How To Teach Your Kids To Listen to and Trust Their Intuition

On March 27, 2023, The Everymom website published Brett Nicole Hayden’s article How To Teach Your Kids To Listen to and Trust Their Intuition.  It is an interview with Beatrice Moise, MS, BCCS, Board Certified Cognitive Specialist.  Hayden’s words captured my attention, because I believe that children can be taught to both listen and trust their gut.  Many often do this naturally until they face repercussions for verbalizing what they know. (Children and teenagers have shared stories of parents telling them to “be quiet” or “don’t say that.”) 

“It’s An Awareness Of Your Senses.”

Moise recommends that parents teach their child how to recognize, listen to, and trust their intuition.  Children can understand “It’s an awareness of your senses, the feeling of little butterflies in your stomach or suddenly being aware of your heartbeat or breathing.” She encourages parents to help their children notice when and how their body responds to events.  Discuss physiological feelings, so kids can witness or be aware of when something isn’t right.  She notes that it is important that children be able to differentiate between intuition and fear.  (This is critical for all of us, not just children, because too many people, cannot and/or do not distinguish between the two.)  For example, discuss with children that sometimes they may feel their heartbeat racing or experience rapid breathing, and talk about the circumstance (i.e. people and events) that happened when their body physically responded.  Children can learn how their body reacts when they feel safe, anxious, or scared.  Moise notes that intuition is not always right.  “The more we practice it, the easier it will become to distinguish it from fear and anxiety.”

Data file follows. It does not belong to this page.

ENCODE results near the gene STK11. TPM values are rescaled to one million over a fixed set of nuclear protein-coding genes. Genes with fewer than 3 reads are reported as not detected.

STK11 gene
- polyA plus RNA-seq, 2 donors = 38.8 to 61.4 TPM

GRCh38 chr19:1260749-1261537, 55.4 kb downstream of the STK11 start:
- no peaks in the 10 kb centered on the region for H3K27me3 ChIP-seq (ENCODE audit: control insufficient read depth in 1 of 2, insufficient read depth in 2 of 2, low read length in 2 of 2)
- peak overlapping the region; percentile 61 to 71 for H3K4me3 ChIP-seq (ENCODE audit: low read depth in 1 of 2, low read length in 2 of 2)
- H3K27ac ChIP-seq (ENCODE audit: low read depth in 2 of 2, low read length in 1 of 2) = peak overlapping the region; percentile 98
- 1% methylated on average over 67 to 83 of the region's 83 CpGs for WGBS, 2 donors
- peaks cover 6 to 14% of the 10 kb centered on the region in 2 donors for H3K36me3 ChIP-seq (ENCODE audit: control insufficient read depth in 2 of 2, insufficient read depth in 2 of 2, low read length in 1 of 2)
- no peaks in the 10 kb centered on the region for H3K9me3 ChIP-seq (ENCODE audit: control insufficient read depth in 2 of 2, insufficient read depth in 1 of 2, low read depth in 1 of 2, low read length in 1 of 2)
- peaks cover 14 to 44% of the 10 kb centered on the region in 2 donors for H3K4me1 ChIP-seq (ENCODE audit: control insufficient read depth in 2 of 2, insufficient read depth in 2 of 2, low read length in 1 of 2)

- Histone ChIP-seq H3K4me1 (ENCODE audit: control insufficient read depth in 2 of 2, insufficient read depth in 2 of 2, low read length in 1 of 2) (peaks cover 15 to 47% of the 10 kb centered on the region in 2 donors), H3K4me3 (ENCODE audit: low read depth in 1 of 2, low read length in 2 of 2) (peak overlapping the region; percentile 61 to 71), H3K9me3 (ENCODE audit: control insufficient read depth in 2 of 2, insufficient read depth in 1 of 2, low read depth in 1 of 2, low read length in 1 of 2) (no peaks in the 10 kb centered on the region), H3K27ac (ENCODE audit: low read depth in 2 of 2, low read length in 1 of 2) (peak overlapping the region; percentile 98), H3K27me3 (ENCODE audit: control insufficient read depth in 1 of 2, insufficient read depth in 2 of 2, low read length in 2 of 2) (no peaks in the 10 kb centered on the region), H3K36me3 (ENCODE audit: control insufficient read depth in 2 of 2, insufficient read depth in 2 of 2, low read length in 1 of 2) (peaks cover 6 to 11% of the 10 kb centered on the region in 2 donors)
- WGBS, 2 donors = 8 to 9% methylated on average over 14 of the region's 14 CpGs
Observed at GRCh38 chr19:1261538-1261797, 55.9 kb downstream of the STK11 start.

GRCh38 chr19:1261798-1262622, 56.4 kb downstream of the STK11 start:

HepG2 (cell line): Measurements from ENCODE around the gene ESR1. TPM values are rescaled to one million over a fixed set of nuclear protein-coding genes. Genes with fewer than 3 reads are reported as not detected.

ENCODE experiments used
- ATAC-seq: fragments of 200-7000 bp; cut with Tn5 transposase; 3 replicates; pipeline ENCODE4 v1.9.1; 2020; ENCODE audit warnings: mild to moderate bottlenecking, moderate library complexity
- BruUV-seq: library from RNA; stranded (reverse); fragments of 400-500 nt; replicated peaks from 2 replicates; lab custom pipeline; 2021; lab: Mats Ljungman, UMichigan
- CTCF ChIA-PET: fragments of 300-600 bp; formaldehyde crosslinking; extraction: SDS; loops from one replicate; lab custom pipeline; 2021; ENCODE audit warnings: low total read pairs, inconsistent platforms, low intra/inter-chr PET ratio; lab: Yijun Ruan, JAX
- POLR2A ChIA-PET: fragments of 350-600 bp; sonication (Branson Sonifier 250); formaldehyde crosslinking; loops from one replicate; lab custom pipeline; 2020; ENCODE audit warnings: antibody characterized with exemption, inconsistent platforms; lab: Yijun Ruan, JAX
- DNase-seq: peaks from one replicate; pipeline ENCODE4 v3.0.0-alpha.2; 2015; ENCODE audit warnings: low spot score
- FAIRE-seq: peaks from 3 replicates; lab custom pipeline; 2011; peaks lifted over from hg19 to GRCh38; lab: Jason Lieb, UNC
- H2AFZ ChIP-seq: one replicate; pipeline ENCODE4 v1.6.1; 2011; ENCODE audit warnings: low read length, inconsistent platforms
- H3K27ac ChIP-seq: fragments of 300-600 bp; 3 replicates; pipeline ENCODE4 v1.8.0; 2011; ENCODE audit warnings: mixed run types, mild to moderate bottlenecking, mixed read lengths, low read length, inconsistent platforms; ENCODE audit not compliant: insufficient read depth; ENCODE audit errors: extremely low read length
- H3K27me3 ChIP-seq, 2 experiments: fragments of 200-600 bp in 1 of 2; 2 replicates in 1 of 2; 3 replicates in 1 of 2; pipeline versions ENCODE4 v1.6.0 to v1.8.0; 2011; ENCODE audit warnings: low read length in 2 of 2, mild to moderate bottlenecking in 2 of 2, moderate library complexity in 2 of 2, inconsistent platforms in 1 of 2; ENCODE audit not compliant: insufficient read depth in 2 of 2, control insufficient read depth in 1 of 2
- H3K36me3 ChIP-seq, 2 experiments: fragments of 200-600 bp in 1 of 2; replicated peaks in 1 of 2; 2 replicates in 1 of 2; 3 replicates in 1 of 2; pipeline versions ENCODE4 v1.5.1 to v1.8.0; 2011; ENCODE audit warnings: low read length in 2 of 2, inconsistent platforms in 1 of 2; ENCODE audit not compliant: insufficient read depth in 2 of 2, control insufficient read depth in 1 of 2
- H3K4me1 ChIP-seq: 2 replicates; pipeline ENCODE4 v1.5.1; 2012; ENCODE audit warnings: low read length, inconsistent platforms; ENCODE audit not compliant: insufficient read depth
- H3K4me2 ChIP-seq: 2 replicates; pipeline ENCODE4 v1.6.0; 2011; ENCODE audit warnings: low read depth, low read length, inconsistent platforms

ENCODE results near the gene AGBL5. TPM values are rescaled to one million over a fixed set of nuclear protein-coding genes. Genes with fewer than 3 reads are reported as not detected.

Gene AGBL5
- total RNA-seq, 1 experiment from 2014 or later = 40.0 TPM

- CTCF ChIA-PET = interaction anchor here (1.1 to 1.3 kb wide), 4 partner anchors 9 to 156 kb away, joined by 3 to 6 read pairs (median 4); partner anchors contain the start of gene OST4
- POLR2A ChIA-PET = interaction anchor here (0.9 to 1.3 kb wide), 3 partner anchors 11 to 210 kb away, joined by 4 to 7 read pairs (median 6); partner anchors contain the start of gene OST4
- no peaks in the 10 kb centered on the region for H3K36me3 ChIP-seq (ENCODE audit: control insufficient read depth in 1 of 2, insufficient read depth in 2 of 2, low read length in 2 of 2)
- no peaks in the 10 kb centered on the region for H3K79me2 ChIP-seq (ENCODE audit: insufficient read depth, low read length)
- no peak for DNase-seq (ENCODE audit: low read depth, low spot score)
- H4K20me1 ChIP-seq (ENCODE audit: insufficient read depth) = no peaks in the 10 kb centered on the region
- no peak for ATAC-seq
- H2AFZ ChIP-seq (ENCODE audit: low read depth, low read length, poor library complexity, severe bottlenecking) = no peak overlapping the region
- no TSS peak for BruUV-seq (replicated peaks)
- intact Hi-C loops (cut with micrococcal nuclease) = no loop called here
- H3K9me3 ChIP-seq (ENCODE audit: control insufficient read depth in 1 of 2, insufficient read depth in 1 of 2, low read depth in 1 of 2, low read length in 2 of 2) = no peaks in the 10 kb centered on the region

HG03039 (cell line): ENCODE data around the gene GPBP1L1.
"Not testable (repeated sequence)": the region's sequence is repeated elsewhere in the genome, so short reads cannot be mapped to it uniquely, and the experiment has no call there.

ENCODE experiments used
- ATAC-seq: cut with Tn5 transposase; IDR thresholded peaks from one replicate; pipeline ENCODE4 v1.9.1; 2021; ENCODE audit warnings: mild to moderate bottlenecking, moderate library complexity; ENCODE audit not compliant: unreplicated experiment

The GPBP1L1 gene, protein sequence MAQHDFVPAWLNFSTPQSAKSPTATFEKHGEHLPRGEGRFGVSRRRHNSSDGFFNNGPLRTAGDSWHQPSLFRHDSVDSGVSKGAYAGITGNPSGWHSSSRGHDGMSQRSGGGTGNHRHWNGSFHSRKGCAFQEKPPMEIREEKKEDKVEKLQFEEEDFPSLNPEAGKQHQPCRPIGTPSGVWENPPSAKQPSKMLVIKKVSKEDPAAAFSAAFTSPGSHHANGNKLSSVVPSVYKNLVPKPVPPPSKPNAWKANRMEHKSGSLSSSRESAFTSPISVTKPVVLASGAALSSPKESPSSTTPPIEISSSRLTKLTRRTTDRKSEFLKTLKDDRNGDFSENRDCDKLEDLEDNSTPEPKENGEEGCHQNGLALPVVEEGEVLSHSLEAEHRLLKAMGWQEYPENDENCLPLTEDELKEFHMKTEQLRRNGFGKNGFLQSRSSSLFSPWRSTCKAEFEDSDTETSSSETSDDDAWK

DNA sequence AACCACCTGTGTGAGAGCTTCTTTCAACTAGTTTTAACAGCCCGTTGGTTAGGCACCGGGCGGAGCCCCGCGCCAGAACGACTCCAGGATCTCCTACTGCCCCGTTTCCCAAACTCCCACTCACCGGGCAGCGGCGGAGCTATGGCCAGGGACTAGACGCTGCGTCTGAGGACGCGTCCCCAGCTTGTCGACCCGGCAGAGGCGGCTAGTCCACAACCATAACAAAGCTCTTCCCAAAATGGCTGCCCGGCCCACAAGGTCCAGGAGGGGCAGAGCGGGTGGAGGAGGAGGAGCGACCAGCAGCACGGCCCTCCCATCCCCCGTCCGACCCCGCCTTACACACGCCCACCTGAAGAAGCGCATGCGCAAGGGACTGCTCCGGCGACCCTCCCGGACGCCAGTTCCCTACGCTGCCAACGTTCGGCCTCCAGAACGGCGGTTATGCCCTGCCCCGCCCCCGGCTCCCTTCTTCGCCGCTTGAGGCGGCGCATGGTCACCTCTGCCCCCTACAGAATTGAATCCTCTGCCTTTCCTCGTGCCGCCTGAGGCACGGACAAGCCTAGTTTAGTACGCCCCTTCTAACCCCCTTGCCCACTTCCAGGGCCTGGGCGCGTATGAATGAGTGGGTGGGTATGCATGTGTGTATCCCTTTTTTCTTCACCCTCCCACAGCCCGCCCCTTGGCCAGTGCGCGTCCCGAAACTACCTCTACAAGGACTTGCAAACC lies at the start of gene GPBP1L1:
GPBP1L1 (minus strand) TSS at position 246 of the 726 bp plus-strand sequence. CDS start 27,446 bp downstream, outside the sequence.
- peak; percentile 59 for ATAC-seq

Assist Children Trust Their Intuition

Moise encourages parents to assist their children learn how to trust their intuition, which helps them build their self-esteem.   She believes that trusting one’s intuition has a huge benefit of allowing children to know when they are safe.  It can teach them what actions to take if they are in uncomfortable situations.  “If they believe in their physical abilities, their inner strength will soon follow.”  This is a great lifelong ally in all kinds of decision-making, including relationships, recognizing toxic and harmful situations and people.

Moise recommends that parents discuss with children how to handle situations when they are asked or told to keep a secret. This helps children not only learn how to respond to a possible threat/unsafe situation, including ways to connect with people who will ensure their safety.   Parents can allow their children to make low risk selections, which do not have serious consequences, such as choosing something to eat from a restaurant menu or purchasing a gift.   Follow up with a conversation inquiring how the decision was made and how it felt by asking did you feel relaxed or uneasy?  Validate their emotions and do not “brush them off.” Using “I can understand why you feel that way” can open a door for talking.  The article concludes with “If you validate a child’s emotional state regardless of what you think, it builds a mechanism of safety for future moments of connection.”


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